Commission draws blueprints for states

January 14, 2013

The new State Health Care Cost Containment Commission aims to create practical solutions for states to manage today’s crushing healthcare costs.

While there is seemingly no end to the number of leadership groups that hope to influence healthcare delivery, a new commission has emerged with more credibility than the average think tank.

Committee roll call for the State Health Care Cost Containment Commission reads like a who’s who with former governors, a former secretary of Health and Human Services, health system CEOs and health plan CEOs all in attendance. Their goal, they say, is to create practical solutions for states to manage today’s crushing healthcare costs.

States are in a situation where they must cut other programs such as education and infrastructure to maintain healthcare services, says Mike Leavitt, former Utah governor and former secretary of the Department of Health and Human Services.

He speaks of his own experiences.

“Medicaid was a low single digit item, but is now in the state where I governed, like in most states, 20% of the budget,” he says.

Leavitt says the reasons to effect healthcare cost containment at the state level include the fact that:

• States can act as laboratories for national policy change;

• Most states will be operating their own insurance exchanges with an eye on costs; and

• One-third of individuals receiving care over the next several years will be covered by a state or state entity.

The pressure on state governors to control costs is high and certain to increase.

George Halvorson, outgoing CEO of Kaiser Permanente, says the commission will produce comprehensive blueprints that states can adapt to their own environments.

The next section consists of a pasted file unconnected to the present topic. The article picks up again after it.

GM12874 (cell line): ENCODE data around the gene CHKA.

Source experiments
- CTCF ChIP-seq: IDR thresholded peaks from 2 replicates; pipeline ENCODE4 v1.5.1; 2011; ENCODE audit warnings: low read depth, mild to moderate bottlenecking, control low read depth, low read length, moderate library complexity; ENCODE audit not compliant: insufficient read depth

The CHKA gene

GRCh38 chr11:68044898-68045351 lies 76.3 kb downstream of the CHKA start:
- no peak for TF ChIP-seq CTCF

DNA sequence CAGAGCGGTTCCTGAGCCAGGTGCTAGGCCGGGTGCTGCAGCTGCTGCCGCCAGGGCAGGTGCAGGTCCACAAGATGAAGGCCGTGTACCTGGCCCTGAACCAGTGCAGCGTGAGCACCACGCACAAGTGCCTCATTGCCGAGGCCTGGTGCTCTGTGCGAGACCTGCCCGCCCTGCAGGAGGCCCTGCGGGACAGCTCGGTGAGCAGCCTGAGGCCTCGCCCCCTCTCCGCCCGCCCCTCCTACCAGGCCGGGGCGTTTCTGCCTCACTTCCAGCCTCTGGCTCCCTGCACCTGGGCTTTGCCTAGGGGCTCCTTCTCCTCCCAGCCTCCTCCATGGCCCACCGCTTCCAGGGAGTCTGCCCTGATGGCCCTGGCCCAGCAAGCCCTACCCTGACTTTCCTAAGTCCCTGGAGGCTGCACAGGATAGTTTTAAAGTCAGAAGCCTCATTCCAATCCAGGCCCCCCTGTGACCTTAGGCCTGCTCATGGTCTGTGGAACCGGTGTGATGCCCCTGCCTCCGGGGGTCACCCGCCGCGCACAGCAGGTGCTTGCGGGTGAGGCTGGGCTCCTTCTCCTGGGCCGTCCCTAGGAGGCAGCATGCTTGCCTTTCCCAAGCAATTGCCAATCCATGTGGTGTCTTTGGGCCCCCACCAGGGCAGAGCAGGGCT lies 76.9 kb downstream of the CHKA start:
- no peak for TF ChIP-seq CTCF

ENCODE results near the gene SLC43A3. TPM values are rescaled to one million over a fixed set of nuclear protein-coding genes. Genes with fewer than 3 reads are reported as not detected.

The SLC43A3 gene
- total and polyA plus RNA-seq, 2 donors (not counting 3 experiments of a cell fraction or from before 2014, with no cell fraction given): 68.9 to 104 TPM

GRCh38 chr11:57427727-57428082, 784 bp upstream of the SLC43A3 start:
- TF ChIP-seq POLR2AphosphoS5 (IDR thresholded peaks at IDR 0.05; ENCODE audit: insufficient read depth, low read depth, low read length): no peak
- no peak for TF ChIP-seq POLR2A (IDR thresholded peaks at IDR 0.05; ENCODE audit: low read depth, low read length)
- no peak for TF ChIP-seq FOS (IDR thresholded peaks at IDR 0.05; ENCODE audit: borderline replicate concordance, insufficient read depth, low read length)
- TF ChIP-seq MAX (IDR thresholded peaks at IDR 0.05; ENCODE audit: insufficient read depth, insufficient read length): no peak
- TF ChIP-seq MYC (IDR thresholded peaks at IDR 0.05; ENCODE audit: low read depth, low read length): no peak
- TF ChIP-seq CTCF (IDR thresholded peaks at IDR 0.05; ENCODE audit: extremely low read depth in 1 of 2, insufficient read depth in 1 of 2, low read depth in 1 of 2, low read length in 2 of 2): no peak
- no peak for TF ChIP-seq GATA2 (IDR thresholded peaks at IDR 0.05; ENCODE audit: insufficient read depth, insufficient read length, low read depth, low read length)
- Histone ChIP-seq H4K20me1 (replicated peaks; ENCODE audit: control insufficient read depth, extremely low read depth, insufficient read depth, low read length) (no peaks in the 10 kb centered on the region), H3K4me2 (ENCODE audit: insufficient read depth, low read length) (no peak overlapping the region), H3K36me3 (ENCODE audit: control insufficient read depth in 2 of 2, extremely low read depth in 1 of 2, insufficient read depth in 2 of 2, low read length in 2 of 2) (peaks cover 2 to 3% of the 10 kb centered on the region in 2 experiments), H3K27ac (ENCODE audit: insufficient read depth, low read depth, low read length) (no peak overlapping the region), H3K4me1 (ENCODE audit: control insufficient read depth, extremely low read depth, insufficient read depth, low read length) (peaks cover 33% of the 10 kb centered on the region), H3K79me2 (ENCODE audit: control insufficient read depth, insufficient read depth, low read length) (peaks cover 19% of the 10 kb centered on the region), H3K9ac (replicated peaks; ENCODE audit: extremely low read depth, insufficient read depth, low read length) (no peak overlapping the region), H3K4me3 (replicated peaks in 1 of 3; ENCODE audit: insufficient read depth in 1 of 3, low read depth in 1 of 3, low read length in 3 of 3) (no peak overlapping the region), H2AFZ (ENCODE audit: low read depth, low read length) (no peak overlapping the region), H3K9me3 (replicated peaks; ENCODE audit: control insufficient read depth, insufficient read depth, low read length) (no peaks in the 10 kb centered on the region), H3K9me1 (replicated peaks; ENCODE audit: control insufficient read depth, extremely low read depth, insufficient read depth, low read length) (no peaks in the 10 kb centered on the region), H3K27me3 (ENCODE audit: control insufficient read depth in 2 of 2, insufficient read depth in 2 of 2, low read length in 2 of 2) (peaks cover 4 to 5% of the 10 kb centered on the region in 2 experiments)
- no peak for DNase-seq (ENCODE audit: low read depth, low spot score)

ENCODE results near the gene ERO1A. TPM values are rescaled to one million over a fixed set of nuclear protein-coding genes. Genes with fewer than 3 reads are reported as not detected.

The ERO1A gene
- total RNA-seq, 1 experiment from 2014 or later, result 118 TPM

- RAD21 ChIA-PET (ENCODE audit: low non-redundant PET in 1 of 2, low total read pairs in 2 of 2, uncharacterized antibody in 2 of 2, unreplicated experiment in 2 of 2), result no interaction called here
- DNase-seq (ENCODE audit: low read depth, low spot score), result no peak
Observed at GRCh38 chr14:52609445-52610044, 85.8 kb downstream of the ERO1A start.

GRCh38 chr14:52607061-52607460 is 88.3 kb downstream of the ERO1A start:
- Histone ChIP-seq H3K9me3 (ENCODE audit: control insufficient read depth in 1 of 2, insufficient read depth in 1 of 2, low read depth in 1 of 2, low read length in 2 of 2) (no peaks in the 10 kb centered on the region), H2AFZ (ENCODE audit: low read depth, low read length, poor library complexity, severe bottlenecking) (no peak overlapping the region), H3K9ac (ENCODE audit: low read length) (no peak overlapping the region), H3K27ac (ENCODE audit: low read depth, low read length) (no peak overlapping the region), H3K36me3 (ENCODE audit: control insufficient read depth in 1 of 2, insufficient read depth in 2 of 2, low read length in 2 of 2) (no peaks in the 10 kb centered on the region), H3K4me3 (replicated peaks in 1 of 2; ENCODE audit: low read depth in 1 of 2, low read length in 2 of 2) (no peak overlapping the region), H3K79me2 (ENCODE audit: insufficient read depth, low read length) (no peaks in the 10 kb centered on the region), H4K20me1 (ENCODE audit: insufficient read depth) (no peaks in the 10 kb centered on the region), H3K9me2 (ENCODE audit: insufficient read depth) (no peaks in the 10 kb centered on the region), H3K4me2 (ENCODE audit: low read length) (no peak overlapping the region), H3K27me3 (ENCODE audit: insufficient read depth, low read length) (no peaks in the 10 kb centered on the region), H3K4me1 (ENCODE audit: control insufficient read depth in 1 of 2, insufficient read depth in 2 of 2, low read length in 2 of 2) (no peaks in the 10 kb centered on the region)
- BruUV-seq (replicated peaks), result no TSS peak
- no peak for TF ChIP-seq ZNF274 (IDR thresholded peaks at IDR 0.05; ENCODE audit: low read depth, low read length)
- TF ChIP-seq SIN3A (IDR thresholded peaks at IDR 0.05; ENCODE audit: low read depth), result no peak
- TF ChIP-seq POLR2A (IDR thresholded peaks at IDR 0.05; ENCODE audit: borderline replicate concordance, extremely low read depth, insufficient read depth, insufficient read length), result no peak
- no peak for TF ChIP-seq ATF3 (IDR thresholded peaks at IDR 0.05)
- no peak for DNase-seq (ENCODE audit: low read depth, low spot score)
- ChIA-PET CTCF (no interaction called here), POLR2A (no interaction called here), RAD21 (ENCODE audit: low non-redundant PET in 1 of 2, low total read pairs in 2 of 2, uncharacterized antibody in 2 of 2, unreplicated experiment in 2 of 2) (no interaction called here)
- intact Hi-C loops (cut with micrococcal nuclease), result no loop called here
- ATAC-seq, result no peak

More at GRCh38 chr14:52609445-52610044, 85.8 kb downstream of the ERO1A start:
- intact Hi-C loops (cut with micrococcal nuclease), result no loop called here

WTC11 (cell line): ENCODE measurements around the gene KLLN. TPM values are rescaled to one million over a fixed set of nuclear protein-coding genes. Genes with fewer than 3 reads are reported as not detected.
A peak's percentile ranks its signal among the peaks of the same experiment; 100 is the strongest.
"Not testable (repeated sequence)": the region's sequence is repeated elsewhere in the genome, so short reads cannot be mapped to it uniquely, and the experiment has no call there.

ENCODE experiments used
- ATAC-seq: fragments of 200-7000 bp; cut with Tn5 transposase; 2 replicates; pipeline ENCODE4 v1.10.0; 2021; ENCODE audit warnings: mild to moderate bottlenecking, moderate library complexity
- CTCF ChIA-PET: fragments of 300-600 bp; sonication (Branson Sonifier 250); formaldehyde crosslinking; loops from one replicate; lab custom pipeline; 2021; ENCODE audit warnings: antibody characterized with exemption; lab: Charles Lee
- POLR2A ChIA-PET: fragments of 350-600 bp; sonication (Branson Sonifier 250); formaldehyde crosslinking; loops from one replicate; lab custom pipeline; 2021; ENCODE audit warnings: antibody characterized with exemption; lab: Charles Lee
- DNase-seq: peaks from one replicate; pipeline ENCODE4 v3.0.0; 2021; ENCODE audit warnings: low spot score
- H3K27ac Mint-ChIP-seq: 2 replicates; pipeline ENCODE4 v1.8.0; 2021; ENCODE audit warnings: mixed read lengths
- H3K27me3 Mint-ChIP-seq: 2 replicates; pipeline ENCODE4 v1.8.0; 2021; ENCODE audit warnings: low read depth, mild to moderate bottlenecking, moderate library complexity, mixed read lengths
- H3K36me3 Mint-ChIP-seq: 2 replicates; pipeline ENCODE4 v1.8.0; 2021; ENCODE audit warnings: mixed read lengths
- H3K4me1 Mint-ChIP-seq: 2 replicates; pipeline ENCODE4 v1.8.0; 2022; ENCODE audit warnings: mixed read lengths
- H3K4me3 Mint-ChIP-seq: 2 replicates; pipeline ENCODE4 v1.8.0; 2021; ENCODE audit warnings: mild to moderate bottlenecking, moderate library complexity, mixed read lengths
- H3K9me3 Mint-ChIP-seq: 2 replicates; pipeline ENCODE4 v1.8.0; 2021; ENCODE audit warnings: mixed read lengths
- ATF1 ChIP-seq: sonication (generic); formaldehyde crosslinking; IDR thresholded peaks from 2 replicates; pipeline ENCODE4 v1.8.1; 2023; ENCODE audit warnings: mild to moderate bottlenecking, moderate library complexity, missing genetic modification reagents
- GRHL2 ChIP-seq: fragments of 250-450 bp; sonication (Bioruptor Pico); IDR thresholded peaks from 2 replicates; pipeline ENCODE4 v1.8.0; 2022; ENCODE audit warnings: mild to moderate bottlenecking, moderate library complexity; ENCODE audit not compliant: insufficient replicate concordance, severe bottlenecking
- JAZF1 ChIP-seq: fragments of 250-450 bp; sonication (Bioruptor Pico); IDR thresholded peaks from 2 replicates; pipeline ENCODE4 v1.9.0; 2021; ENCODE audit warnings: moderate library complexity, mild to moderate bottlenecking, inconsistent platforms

“It’s important to have a continuum of options that have appeal across the political spectrum,” Halvorson says.

Specifically, the tool kits will include a framework for innovative payment mechanisms such as bundled payment, accountable care and pay for performance. Halvorson says states must also examine malpractice policy and ways to facilitate providers’ sharing of best practices and clinical knowledge.

In some cases, the commission’s solutions might lead to policy changes at state levels enacted by state law or executive orders, he says.

However, the task at hand is to sketch out solutions for states-not the federal government. Raymond Scheppach, former executive director of the National Governors Assn., who will direct the project, says committees won’t examine entitlement, for example, but might make recommendations that reinforce state efforts.

“A lot of states have asked for all-payer data from Medicare and have not been able to get it,” he says. “Since they’re such a large payer, it’s important that that happen.”

Halvorson says the commission is unlikely to arrive at “academic” solutions or theoretical recommendations because the participants themselves are currently working in the real world of healthcare and cost growth. Many come from the private market where they design and test policies in the business setting.

The commission will produce recommendations by November then work with state and regional organizations to put the tools to use.

“The national debate about healthcare reform has occurred principally at the federal level, and that national debate, while it continues, is somewhat settled,” says Andrew Dreyfus, president and CEO of Blue Cross Blue Shield of Massachusetts. “The locus of activity increasingly will turn to the states.”